Planning for the future can mean forgoing the instant gratification of some meals out at a restaurant or buying fancy electronics now. This type of thinking is generally very sound but there are some occasions when it may be more reasonable to consume right now. The surprising findings of a variation of the classic “marshmallow” test of self-control help explain why.
The savings challenge
We all know that saving for the future can be difficult in the face of so many temptations from the likes of travel agents, shopkeepers and clever restaurateurs. Even if we want to put money aside regularly for a deposit on a home or to pay for early retirement, self-control (or more correctly, a lack of it) might get the better of us and challenge our ability to resist immediate buying opportunities.
In these cases, commitment devices – self-imposed arrangements that encourage us to stick to our goals – can help us stay on track. Another reason we don’t save when we should is that we have a hard time planning for the future. Amazingly, seeing an image of ourselves altered to look older may help us in this endeavour – perhaps making our future as an elderly person more real to us now. But another reason that we might not save right now is that life is uncertain, and decision making under uncertain conditions can be very difficult.
A classic test of self-control
Like other things that provide immediate gratification, a decision to buy a pair of shoes now rather than saving that money for later might not actually be an indication of low self-control or lack of forethought after all, new research shows. Instead, what looks like impulsivity or poor self-control might be a reasonable response to uncertain, unstable, or unreliable environments.
In this new research, Celeste Kidd and her colleagues at the University of Rochester ran a variation of the now famous “marshmallow experiment” run by Walter Mischel back in the 1960s.
The original study (and several replications since) sits a pre-schooler in front of a plate with a marshmallow on it. The experimenter offers the child a choice: he can eat that one marshmallow, or, if he refrains from eating it and waits, the experimenter will return with two marshmallows. The experimenter leaves the room and observes the child’s behaviour. Whether a child eats the one marshmallow now or waits for two marshmallows later has been interpreted as measuring the extent of the child’s self-control.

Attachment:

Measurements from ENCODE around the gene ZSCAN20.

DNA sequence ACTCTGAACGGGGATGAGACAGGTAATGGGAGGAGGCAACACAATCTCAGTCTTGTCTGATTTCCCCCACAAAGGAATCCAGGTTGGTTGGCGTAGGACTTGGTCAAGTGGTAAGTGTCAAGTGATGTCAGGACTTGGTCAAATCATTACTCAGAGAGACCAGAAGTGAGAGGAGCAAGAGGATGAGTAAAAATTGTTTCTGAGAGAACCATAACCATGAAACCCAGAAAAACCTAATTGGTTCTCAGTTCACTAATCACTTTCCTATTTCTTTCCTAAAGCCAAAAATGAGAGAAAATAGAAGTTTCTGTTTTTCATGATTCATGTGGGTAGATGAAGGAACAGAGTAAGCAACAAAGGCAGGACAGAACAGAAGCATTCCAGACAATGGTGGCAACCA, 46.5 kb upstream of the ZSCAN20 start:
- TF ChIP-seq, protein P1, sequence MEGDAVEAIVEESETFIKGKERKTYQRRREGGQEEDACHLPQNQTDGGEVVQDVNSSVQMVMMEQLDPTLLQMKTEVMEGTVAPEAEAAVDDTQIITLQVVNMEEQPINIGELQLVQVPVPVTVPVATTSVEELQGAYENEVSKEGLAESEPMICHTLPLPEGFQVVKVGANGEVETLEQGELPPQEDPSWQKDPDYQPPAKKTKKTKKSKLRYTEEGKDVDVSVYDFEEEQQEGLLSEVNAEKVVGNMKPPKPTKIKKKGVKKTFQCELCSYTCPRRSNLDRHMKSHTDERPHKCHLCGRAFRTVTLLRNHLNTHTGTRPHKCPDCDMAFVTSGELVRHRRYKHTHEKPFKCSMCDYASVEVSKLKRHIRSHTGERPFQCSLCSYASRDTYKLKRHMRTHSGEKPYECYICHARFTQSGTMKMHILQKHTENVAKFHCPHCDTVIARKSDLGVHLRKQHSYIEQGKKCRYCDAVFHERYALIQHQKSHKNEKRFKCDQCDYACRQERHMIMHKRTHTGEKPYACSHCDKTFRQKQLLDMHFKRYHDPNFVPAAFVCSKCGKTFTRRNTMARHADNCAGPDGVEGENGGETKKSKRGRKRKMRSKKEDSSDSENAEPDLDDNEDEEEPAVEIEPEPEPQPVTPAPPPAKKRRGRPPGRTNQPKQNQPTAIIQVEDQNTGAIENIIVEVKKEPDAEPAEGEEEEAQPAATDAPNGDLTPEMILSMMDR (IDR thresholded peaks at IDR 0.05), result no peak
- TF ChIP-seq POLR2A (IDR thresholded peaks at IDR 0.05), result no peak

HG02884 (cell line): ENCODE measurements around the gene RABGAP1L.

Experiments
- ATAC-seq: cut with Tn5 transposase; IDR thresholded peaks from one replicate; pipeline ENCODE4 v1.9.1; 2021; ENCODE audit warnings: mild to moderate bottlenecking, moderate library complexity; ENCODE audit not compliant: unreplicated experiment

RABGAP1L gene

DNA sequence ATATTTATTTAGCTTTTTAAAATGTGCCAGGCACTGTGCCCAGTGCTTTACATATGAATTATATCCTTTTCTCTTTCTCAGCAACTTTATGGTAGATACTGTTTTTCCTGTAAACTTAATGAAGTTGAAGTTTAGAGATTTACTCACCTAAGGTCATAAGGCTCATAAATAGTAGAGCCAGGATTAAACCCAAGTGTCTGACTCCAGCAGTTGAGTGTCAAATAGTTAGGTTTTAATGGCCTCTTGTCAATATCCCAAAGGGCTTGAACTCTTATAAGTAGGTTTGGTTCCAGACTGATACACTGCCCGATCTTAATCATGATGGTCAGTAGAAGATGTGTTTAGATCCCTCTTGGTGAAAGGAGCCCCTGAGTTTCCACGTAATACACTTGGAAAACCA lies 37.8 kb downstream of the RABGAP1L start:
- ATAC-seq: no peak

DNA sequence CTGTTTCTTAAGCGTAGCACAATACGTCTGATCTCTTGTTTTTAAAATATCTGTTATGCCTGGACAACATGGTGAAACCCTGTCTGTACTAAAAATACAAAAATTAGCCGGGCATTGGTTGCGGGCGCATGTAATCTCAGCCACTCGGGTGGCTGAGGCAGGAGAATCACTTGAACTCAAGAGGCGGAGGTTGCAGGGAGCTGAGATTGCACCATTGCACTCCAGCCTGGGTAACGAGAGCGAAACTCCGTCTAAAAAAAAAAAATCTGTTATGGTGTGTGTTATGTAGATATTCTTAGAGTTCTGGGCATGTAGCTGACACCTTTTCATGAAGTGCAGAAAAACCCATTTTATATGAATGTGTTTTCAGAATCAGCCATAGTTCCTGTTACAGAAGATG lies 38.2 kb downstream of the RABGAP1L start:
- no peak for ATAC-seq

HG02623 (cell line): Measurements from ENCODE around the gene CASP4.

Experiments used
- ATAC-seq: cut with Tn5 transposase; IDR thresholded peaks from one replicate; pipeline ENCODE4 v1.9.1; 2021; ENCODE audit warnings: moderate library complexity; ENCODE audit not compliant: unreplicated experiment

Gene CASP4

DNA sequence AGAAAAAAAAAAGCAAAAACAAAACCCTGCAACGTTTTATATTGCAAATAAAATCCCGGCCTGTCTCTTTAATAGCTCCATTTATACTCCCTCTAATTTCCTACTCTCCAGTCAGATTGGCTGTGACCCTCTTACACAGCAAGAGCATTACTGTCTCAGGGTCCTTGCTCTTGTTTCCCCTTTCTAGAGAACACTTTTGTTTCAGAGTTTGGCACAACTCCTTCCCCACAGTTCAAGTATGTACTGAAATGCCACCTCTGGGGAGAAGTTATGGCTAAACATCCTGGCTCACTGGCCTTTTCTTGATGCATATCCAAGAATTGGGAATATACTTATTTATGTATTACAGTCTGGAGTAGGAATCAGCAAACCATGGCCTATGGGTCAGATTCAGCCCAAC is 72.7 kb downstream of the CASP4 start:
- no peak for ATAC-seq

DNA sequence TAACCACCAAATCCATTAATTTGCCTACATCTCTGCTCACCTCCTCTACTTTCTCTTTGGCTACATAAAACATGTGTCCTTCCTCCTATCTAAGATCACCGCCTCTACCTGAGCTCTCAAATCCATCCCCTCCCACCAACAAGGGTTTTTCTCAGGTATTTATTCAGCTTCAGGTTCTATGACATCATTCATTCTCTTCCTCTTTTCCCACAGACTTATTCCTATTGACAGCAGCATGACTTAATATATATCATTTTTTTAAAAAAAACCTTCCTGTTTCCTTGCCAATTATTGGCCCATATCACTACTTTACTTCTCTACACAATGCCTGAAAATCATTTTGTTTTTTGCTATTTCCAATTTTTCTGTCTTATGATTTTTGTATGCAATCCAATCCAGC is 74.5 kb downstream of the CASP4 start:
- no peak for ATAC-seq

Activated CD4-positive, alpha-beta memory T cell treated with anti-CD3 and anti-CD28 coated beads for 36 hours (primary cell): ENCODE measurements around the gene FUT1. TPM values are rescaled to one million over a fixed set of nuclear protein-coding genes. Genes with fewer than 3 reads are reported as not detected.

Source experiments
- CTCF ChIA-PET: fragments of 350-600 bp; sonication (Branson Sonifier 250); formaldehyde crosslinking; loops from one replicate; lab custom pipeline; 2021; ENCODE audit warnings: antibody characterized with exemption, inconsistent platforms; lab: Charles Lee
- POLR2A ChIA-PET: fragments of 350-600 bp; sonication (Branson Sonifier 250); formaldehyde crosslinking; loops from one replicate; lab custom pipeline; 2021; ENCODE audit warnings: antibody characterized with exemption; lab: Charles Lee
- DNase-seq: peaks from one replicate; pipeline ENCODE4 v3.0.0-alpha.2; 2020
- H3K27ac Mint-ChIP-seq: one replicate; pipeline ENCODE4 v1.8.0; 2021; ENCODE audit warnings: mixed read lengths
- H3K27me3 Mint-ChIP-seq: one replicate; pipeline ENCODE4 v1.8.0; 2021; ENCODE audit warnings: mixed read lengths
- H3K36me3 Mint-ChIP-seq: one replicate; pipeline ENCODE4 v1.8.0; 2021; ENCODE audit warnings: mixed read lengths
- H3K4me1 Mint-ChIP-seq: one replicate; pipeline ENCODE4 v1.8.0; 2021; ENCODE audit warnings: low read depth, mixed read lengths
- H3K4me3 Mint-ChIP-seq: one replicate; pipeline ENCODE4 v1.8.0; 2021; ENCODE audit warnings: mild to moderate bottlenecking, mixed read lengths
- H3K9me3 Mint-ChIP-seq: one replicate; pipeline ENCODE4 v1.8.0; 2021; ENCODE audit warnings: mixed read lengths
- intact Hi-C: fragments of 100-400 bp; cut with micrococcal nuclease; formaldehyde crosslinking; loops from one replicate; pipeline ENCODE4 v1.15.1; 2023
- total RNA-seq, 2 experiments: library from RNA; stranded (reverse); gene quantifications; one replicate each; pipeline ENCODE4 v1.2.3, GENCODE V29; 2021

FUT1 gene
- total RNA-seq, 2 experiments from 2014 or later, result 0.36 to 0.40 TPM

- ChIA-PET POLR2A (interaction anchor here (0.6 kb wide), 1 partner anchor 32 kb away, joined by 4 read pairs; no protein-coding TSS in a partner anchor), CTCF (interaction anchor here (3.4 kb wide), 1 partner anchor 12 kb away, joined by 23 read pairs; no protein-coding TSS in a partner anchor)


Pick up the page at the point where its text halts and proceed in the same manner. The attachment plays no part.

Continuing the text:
We’ll wait longer if we believe the reward will come
In Kidd’s variation of the study, she and her colleagues show that self-control is not the only determinant of whether a person opts for the smaller short-term reward over the larger long-term reward. Prior to conducting the marshmallow experiment as previously described, the researchers manufactured the setting to be either “reliable” or “unreliable”.
They did this by first setting the child a task, such as to decorate a piece of paper. In the room were some mostly-broken crayons. An experimenter then told the child to wait while she went to get a new, bigger set of art supplies. In the “reliable” treatment, the experimenter did indeed return with a better set of supplies; in the “unreliable” treatment, she returned empty-handed, apologised for being mistaken, and prompted the child to go ahead with decorating using the original mediocre set.
After this task, they conducted the marshmallow study. The results were striking: children in the “reliable” treatment waited for roughly 12 minutes on average before eating the marshmallow, whereas those subjected to the “unreliable” treatment waited for only three minutes. Kidd’s findings illustrate that the decision to eat the marshmallow is not solely down to a lack of self-control or insufficient forethought, but rather, it becomes a reasonable strategy in the absence of trust that the opportunity will exist in the future.
The degree and cause of the effect has been questioned in recent years, as described in this article.
How investments are like marshmallows
The experiment may have been run on preschoolers eating marshmallows, but it’s not hard to see how the concepts it demonstrates apply to adults spending some money now, or putting it aside to accrue interest (or employer contribution and tax relief in the case of saving in a pension) for a larger sum later.
Our environment and experience – as well as how well we cope with taking on risk – will probably play a role in decision making, whether we consciously know it or not. A similar idea is detailed in economist Chris Dillow’s blogpost for eZonomics when he writes that new research is emerging which suggests that our appetite for risk is shaped by experiences.
When considering financial decisions that are likely to have long term effects, factors such as risk appetite, interest rates and compound interest calculators showing how much to save each month to meet a long term goal are important. However, it is also important to consider the reliability of your environment and how much trust you have in those you deal with. Working with people and businesses you trust is important as it increases the confidence that your long term expectations will be met.